The 21-kilometre tramp from Frómista to Carrión de los Condes takes us further into the Meseta. Here, the villages are fewer, the land is flatter. Quiet reigns supreme. This is the time to count footsteps, the chant of the long-distance walker, as we cross this vast, open landscape at an almost imperceptible pace.
Along the way, we pass through Villalcázar de Sirga. This outpost of the Knights Templar – defenders of the Camino route – was founded after 1157. Although the Knights quickly built a substantial fortified complex and church, Villalcázar was not originally on the Camino route. That the route shifted south through town many years later is in no small part due to detouring pilgrims who experienced miracles in Villalcázar. Late in the 13th Century, numerous songs and poems (cantigas) were written about the wandering pilgrims and their miraculous cures. And, before you know it, the Camino itself itself was changed.
What remains of the Templar complex is the Iglesia de Santa María la Blanca, a rather stubby pile of stone dominating the small community. It is the victim of a 1888 earthquake that resulted in the collapse of its west end. Even earlier bad luck saw the destruction of the rest of the extensive Templar complex due to a 1755 earthquake and 1808 war with the French. For the modern pilgrim, the surviving church – a miracle in its own right – is certainly worth a visit for its monumental entrance porch and high-altar retablo.
Our day ends in Carrión de los Condes, where we stay at the wonderful Monasterio de San Zolio. Recently, the monk’s quarters have been converted into a luxury hotel, akin to a Parador. It had been a short-walk day, leaving us time to wander through the monastery’s Renaissance cloister, under elaborately carved ceiling arches that come to rest on sculptural keystones depicting a vast array of saints and kings.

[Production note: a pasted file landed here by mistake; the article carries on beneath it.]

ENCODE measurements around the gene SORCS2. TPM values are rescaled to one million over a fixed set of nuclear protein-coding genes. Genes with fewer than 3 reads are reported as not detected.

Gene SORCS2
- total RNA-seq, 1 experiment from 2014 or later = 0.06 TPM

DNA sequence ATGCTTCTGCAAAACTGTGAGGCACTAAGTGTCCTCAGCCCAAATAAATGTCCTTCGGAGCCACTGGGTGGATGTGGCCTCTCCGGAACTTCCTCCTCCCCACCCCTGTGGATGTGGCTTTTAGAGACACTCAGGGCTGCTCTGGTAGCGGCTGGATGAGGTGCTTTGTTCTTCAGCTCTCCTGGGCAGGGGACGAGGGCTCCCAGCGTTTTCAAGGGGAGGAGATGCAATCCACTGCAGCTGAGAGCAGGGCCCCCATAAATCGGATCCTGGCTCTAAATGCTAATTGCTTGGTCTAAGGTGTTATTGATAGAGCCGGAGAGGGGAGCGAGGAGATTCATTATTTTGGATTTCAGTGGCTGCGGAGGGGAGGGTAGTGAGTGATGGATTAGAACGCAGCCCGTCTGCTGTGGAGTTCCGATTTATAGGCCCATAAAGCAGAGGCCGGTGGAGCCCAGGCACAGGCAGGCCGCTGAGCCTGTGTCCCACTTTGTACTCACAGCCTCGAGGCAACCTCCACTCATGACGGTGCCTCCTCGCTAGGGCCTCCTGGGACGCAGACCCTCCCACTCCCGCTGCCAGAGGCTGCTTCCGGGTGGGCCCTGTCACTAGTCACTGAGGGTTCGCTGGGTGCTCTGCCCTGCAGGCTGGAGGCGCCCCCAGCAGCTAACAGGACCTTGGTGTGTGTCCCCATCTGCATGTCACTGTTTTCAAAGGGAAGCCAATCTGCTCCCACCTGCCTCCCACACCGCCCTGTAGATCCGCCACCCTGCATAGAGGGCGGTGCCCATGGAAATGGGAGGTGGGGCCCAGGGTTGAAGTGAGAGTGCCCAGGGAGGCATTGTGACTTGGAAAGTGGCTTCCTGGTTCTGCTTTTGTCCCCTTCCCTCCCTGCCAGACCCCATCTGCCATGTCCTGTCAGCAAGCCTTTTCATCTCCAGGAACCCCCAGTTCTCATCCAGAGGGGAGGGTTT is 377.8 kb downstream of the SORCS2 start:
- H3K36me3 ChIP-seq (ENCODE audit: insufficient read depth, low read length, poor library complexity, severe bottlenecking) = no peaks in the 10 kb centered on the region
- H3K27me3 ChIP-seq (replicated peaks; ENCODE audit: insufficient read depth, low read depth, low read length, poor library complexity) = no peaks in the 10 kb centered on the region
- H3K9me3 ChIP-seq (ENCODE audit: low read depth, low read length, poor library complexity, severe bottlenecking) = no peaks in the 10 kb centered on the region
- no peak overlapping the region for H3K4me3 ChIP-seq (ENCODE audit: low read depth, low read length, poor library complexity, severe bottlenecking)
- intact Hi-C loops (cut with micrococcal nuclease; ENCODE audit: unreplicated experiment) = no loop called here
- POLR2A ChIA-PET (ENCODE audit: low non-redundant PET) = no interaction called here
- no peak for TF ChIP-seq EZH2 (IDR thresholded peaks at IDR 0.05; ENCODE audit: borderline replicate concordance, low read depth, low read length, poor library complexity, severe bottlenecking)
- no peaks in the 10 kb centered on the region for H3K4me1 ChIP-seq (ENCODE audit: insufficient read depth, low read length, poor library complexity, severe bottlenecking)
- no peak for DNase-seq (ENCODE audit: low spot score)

The next day’s 27-kilometre walk is yet one more stretch into the increasingly sparse Meseta, with just two tiny villages along its length. But the skies are blue, the clouds puffy and the path pleasant. At day’s end is Terradillos de los Templarios, a small cluster of 80 people. It’s a quiet, rural community where the residents disappear behind stone walls, and the streets are all but empty of life. A village bypassed by the autopistas and modern life. We stay at the private albergue, the only accommodation in town. What a difference to last night’s room!
This is the twelfth of a number of planned posts to my on-going Walking the Camino de Santiago, A Photo Essay. If you have any observations or your own Camino experiences to relate, feel free to use the Comments section below.